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China has sent representatives to Europe for trade talks in an effort to resolve allegations Chinese companies dumped solar panels

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China has sent representatives to Europe for trade talks in an effort to resolve allegations Chinese companies dumped solar panels on the European market, after European regulators last week opened a related anti-dumping investigation, according to a statement published Monday.

Chen Deming, China's Minister of Commerce, told reporters Sunday that ministry recently sent a vice ministerial delegation to Germany, France and the European Union to negotiate for a resolution to the recent trade war between Europe and China over imports of photovoltaic cells.

"China will negotiate with the European Union, the effort to protect the interests of Chinese companies," Chen said in written remarks published Monday.

In addition to trade negotiations, Chen also said that China would institute policies aimed at adjusting overcapacity in the country and increasing the demand for solar products in the domestic market.

The solar energy industries in Europe and China have an "interdependent, mutually beneficial cooperation relationship," the commerce minister said, adding that he hoped the negotiations with the EU would result in a "win-win" solution.

The European Commission said in a notice published Thursday it would investigate Chinese imports of crystalline silicon photovoltaic panels after industry group EU ProSun filed a complaint July 24 that sparked an ongoing trade dispute between renewable energy players in China and their European counterparts.

If the commission concludes that dumping has occurred, the regulator will then examine whether tariffs against Chinese solar cell producers would be in the trading bloc’s best interests.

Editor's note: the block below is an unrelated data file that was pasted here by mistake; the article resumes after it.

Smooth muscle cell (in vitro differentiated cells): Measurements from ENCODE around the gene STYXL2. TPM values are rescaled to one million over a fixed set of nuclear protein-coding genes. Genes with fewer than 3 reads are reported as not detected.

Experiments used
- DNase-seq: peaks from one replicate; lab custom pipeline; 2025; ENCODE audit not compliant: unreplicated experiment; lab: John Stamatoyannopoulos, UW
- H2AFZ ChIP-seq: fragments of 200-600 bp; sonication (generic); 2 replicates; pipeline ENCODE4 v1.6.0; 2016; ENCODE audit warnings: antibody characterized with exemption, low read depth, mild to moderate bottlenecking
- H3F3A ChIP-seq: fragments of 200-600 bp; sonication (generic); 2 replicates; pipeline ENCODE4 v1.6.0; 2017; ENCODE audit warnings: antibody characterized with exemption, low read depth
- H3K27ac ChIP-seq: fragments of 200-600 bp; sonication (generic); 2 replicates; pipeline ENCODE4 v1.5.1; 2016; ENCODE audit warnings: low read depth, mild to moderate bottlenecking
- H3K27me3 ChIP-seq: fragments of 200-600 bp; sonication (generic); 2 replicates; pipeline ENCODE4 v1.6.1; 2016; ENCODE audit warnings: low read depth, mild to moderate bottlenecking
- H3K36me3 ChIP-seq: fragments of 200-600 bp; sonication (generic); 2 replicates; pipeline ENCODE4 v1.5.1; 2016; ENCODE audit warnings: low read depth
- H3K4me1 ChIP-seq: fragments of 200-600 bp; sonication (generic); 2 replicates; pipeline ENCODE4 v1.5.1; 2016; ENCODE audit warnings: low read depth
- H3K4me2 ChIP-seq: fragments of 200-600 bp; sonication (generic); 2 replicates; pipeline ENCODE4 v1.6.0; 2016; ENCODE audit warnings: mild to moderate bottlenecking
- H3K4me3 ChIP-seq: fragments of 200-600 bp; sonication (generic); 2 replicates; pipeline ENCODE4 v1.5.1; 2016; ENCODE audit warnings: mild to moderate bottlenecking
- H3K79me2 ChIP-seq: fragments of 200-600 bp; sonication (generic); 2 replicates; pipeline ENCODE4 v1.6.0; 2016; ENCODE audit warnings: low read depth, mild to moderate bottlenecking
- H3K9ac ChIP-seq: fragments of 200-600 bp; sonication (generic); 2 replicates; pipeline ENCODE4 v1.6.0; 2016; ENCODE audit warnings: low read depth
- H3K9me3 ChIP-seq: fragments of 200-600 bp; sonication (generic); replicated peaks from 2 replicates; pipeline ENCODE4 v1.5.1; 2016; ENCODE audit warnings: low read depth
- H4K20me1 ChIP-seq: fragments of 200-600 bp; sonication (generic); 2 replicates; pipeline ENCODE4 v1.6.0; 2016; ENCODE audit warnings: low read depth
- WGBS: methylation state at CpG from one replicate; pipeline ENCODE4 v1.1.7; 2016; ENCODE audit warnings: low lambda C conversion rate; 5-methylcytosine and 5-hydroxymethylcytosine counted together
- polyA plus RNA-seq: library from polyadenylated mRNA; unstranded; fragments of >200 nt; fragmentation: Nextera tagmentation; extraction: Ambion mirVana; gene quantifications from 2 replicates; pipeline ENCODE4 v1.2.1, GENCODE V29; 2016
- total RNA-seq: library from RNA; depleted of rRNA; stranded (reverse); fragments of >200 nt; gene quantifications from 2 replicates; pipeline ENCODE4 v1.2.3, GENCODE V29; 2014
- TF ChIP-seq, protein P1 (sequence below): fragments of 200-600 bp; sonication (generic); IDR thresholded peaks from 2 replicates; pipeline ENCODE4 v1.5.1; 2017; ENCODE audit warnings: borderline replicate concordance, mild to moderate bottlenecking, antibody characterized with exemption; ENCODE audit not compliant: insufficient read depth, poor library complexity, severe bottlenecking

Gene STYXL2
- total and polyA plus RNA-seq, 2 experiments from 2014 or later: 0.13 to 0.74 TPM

In Sunday's comments, Chen cited promises of negotiations made during German Chancellor Angela Merkel's recent visit to China as part of the two countries' economic cooperation summit.

Germany agreed that the issue of imports related to solar energy should be solved through dialogue if possible, with German Vice Chancellor Philipp Roesler noting Germany's strong support of free trade.

The ongoing trade war between polysilicon makers in Europe and China — who have accused one another of illegally dumping their solar goods — was set off after EU ProSun alleged Chinese companies were selling solar energy products far below the cost of production, with a dumping margin of up to 80 percent in some cases.

EU ProSun alleges that Chinese companies are able to sustain enormous losses because they are bankrolled by the government, arguing that such tactics threatened the long-term health of European competitors. More than 20 European companies involved in solar energy products went out of business this year because of Chinese companies' anti-competitive practices, the group contends.

Following the July complaint, China's Suntech Power Holdings Co. Ltd., the world's biggest solar panel manufacturer, pledged to cooperate fully with any investigation, but warned that further action to shield European solar companies from foreign competition would prompt retaliation.

But four Chinese polysilicon makers refused to wait for the outcome of a European investigation, and instead asked China on Aug. 17 to initiate anti-dumping and anti-subsidy probes on the importation of polysilicon from the European Union.

EU imports of the solar panel material increased more than 30 percent in the first half of 2012, but the price has dropped nearly 50 percent in that period, according to trade group the China Nonferrous Metals Industry Association.

The European Commission is expected release the findings of its investigation into Chinese imports of solar panels within 15 months, the notice said.

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